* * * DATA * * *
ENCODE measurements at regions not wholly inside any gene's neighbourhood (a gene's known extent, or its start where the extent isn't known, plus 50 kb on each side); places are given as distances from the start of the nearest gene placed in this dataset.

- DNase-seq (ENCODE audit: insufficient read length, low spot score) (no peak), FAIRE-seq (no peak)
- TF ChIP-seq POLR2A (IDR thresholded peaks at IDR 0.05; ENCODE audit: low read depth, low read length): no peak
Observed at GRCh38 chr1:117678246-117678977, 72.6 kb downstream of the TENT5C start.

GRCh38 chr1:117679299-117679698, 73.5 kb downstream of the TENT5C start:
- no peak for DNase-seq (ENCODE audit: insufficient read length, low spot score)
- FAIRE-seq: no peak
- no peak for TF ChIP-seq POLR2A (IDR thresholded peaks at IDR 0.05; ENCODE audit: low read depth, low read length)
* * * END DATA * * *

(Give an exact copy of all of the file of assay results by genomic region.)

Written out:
ENCODE measurements at regions not wholly inside any gene's neighbourhood (a gene's known extent, or its start where the extent isn't known, plus 50 kb on each side); places are given as distances from the start of the nearest gene placed in this dataset.

- DNase-seq (ENCODE audit: insufficient read length, low spot score) (no peak), FAIRE-seq (no peak)
- TF ChIP-seq POLR2A (IDR thresholded peaks at IDR 0.05; ENCODE audit: low read depth, low read length): no peak
Observed at GRCh38 chr1:117678246-117678977, 72.6 kb downstream of the TENT5C start.

GRCh38 chr1:117679299-117679698, 73.5 kb downstream of the TENT5C start:
- no peak for DNase-seq (ENCODE audit: insufficient read length, low spot score)
- FAIRE-seq: no peak
- no peak for TF ChIP-seq POLR2A (IDR thresholded peaks at IDR 0.05; ENCODE audit: low read depth, low read length)